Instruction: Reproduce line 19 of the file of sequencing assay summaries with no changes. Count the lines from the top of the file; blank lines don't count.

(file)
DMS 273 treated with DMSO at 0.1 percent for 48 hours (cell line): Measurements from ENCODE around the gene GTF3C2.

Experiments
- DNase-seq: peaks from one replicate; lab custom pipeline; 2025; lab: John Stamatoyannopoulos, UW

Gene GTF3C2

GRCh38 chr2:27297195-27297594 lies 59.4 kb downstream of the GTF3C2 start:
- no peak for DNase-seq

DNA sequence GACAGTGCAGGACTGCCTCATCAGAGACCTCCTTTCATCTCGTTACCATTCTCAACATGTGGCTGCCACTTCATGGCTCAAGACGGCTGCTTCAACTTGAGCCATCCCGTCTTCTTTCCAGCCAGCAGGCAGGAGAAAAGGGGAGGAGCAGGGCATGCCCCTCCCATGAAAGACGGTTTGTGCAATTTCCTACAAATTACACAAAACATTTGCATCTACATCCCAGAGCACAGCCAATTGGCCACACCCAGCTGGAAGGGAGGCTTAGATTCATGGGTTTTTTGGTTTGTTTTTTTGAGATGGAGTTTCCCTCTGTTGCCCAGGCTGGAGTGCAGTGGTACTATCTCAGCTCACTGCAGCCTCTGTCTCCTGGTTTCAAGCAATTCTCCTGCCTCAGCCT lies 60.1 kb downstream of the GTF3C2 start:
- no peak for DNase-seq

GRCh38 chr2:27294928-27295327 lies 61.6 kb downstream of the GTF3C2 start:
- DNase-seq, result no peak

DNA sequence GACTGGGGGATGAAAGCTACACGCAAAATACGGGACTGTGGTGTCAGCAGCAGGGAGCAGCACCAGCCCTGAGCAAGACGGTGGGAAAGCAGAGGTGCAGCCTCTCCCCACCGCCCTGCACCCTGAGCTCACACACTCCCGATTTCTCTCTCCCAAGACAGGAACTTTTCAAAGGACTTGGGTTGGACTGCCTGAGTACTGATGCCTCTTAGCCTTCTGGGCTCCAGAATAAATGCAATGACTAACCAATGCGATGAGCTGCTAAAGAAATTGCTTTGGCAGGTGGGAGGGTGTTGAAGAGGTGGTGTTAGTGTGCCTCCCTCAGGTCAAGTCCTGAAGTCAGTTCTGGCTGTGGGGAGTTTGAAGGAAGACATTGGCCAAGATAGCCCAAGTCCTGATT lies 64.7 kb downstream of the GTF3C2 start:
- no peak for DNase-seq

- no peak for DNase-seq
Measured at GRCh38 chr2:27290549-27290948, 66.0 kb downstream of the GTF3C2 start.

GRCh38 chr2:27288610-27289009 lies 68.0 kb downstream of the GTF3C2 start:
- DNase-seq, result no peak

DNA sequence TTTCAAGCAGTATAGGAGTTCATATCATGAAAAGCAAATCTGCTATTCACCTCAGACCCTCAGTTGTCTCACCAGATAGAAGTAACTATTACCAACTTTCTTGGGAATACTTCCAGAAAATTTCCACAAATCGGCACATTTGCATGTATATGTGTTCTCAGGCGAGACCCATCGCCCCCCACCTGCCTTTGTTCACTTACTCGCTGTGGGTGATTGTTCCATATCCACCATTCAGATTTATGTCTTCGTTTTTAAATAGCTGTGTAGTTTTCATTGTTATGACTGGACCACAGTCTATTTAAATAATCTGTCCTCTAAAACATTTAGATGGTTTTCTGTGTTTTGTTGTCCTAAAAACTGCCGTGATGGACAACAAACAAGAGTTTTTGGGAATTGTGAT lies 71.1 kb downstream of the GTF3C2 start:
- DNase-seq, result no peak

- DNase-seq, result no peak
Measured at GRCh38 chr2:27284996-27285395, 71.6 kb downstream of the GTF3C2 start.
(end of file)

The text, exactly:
- DNase-seq, result no peak